The weeks seemed to pass in a blur.
Much to my disappointment, my attempt at getting Raven’s true identity had come up empty. I wasn’t ignorant, though. I knew that only meant that she had no prior criminal record, nor had anyone from her past reported her missing.
It only piqued my curiosity further.
She had admitted to me that she had run from a man – a man that had hurt her – and I could only assume that his lacked attempt at having the authorities look for her meant that he didn’t want her found by anyone else.
He wanted to be the one to get his hands on her first…something I could not allow.
She and I had fallen into a routine. Every morning we had breakfast in the kitchen together. I read the paper and sipped my coffee while she ate silently across from me. We’d ride down to the warehouse together and go our separate ways.
She spent a lot of her time with Vinnie, learning the ins and outs of my organization while I worked in the office. At the end of the day, we rode back to the penthouse where I left her to sleep while I continued to run my business from my home office.
My brother had strict orders in place, meaning Raven wasn’t allowed to engage in any strenuous activity until her gunshot wound was fully healed. He allotted six weeks, of which three had already passed.
I hadn’t pushed myself onto her during that time – not after the way she melted down. She refused to go back to the apartment, so I had her things moved into my place and gave her a bedroom on the second floor.
Her reaction that night changed everything for me. I mean, I still wanted to slide between her legs and suspected I always would but knowing she had been abused gave me pause. She didn’t have to tell me what she’d suffered because her reaction that night said it all.
I didn’t think any less of her, I just knew that it wouldn’t be right to pressure a woman with obvious signs of PTSD into spreading her legs for me. Even when I couldn’t think straight most days from how badly I craved her, I wouldn’t make a move.
She had to come to me on her own.
A knock sounded at the door. Taking a glance at the clock, I realized it was past noon, and my one o’ clock meeting was fast approaching.
“Come in,” I called, stacking the forms I’d been reading over and dropping them into my top drawer. Marco, the family’s consigliere walked in. He looked tired in his old age, less vibrant than I remembered him.
He’d been with the family for as long as I could remember, having worked for my grandfather toward the end of his life. When my father took over the family business, he and my great uncle decided it would be best to keep him on as an advisor. He had many years of experience as a legal counsel, but he was most valuable for what he did outside of his practice.
“Don Luca,” he rasped, shutting the door behind him as he entered.
I stood, staying behind my desk as he approached. The old man bowed his head in a show of respect, extending a single, open palm. I laid my hand in his, watching as he pressed a kiss to the gold ring on my right hand. I had never been one for these old traditions, but my father insisted that order must be kept, and those beneath me would need a constant reminder of their position in my ranks.
“Good afternoon, Marco. What can I do for you?”
The consigliere took a seat in one of the plush, brown leather seats across from my desk. I followed suit, lowering myself back into the chair and folding my hands in my lap.
“Mr. Brasi has arrived early, he’s just out in the lobby with the men. Shall we begin your daily briefing or take his meeting now?”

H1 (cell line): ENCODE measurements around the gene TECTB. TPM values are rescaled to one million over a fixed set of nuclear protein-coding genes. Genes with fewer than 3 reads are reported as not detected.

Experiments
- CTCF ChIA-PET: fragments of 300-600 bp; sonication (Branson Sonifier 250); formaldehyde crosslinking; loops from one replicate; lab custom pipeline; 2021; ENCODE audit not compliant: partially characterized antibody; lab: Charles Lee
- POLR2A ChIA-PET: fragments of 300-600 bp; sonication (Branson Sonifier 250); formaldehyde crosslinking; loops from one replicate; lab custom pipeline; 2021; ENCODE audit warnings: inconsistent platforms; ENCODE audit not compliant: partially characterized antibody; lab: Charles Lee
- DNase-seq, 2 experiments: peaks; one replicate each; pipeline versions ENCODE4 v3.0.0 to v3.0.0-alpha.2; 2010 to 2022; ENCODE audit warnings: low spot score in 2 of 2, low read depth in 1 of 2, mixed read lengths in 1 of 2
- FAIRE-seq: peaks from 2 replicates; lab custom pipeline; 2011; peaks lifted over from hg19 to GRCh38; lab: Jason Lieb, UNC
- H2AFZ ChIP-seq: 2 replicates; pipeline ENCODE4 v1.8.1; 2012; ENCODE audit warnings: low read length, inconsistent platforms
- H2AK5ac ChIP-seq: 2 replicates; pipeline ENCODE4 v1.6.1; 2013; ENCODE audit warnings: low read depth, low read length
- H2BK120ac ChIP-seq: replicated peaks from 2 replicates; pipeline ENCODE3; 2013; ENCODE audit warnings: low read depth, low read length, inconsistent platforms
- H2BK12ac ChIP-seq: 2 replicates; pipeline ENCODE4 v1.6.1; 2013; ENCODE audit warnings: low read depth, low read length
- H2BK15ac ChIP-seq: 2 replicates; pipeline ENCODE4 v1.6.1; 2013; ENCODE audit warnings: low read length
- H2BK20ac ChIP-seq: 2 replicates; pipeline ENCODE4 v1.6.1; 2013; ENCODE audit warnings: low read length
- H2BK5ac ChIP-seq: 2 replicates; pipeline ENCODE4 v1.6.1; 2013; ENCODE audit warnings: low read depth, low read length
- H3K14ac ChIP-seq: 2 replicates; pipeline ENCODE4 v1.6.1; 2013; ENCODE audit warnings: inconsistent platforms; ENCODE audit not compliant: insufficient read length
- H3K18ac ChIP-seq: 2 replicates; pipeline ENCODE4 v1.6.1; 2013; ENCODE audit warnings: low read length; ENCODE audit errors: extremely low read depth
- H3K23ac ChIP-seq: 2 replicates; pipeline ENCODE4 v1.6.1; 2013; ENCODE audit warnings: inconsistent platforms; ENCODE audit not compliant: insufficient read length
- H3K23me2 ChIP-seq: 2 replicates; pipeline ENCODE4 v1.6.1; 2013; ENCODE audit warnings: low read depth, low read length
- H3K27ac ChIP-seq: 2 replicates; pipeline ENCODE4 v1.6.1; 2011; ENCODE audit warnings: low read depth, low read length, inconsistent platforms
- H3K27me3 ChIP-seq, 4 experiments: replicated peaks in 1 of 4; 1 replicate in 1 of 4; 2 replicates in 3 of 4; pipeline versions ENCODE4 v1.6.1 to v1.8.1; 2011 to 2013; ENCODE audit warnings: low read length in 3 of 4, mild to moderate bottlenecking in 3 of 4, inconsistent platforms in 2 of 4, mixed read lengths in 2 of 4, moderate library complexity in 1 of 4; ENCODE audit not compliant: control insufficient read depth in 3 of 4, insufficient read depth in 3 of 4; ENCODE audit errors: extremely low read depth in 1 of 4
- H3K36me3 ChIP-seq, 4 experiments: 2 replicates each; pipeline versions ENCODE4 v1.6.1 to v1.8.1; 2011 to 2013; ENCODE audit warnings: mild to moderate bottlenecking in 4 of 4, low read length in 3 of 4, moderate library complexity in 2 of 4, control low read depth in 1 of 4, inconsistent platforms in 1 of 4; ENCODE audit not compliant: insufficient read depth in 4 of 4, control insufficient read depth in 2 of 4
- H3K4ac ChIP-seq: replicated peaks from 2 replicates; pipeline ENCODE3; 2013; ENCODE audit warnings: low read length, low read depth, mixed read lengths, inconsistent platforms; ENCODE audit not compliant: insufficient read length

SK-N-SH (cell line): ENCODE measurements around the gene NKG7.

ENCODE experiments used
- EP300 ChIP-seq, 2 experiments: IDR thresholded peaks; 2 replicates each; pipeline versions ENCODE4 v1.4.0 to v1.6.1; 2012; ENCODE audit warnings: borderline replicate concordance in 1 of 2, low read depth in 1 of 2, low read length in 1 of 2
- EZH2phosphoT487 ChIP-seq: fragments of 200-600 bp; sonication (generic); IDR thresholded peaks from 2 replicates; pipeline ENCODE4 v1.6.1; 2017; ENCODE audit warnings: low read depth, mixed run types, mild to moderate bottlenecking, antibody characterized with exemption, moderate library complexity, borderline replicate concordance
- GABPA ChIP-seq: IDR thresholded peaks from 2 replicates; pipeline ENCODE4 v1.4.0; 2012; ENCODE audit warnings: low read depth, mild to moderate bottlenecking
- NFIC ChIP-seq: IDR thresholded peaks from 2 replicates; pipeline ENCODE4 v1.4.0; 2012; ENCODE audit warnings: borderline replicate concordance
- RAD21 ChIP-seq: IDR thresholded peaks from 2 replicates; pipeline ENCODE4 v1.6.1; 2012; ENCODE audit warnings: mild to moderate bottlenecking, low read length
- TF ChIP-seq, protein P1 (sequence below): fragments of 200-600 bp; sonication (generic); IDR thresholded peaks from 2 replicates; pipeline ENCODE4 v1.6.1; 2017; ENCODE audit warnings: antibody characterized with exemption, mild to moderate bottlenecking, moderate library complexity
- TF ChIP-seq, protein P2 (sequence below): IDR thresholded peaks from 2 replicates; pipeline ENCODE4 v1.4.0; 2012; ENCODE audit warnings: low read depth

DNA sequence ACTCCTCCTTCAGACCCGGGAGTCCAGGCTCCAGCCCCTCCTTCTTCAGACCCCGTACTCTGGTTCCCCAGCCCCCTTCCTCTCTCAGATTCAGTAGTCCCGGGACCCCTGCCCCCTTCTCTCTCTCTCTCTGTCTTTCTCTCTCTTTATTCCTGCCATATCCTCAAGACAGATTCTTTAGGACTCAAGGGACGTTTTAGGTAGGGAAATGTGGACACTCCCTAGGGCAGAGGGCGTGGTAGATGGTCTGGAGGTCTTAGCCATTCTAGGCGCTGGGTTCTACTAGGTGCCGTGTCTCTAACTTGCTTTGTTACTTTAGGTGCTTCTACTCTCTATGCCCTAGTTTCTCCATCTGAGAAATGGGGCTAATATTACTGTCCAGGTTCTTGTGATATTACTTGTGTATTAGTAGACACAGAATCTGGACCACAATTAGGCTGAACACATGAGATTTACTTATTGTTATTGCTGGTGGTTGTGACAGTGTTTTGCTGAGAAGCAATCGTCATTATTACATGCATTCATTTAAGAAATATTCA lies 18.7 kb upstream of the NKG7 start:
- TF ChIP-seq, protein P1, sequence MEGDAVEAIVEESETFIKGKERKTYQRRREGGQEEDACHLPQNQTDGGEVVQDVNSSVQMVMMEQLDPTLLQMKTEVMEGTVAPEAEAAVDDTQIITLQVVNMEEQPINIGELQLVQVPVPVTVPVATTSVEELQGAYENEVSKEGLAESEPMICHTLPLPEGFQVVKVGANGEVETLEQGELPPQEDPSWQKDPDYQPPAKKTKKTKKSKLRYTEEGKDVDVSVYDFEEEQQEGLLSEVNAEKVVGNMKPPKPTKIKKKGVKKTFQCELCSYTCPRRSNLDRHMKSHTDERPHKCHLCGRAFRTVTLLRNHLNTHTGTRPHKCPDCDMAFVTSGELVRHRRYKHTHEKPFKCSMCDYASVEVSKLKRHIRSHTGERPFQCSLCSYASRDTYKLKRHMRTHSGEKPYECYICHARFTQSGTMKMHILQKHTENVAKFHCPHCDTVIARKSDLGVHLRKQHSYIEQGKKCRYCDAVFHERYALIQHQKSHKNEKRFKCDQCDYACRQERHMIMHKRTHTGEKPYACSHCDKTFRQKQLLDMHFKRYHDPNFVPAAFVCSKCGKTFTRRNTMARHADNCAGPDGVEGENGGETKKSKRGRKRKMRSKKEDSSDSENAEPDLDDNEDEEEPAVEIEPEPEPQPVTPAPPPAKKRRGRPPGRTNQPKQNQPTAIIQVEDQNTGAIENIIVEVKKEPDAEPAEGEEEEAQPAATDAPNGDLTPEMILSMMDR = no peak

“What’s on today’s briefing?” I asked, tugging down the sleeves of my shirt and jacket. I was always conscious of my appearance, needing to be pristine at all times. I’d never been caught in anything less than my absolute best around my men or business associates, and that would never change.
“Tomorrow’s shipments are ready. Vince mentioned you can stop by the main warehouse at your convenience to do a product check if you’d like…” Marco trailed off, marking something on his notepad before meeting my gaze.
“How does everything look?” I trusted Vince and respected his work. As the man that kept my business running, his opinion was sacred to me.
“He says it’s ready to go but won’t make a move unless you give the green light.”
I nodded. “We won’t delay any shipments. If Vinnie says it’s good to go, then it’s good to go. What else?”
Marco ran through the list, reminding me of social events with the other families and the upcoming meeting with Don Lorenzo Barzini, which was rudely interrupted and canceled due to Salvatore Ricci’s attack.
Last on the list was my sister’s birthday dinner.
“When does Carmen arrive in the city?” I took another glance at my watch.
“Ricky just picked her up roughly an hour ago. They should be halfway to your mother’s by now. Dinner will be at seven.”
“Fine,” I stood, needing to stretch my legs for a moment. I walked to the large window sill behind my desk, picking up the decanter of scotch and pouring myself a glass. “You want one?”
Marco declined, like he always did. “Shall I send Mr. Brasi in?”
Shit. I’d almost forgotten. “Did he say what this was about?” Santino Brasi had been a friend of my father’s. He ran a small, family-owned bakery on the upside of town. Since my father’s passing, I hardly heard from him. He stopped attending family events and never bothered to call or even congratulate me when I stepped up in my father’s place. I had no idea what he wanted, but out of respect for my late father, I accepted his request for a meeting.
“He didn’t,” Marco replied, closing his notepad and shoving it back into his brown leather satchel. “Just that it was important and that he needed to speak directly to you.”
“Very well, send him in.”
Marco left, returning a moment later with Santino Brasi in tow.
“Oh, Luca,” he beamed, a smile stretching across his wrinkled face.
“You will address him as Don Luca or Godfather, nothing more,” Marco barked, closing the door behind him and pinning Santino with a deadly glare.
Again, I didn’t care much for these ancient formalities, but they were a necessity. Brasi hadn’t reached out to me once since my father’s death. For all I knew, he could be working with the Ricci’s to bring me down. His loyalty after so many years of silence was questionable.
“My apologies,” Santino murmured, bowing his head in shame, “Don Luca, you’ve grown into quite the handsome young man.”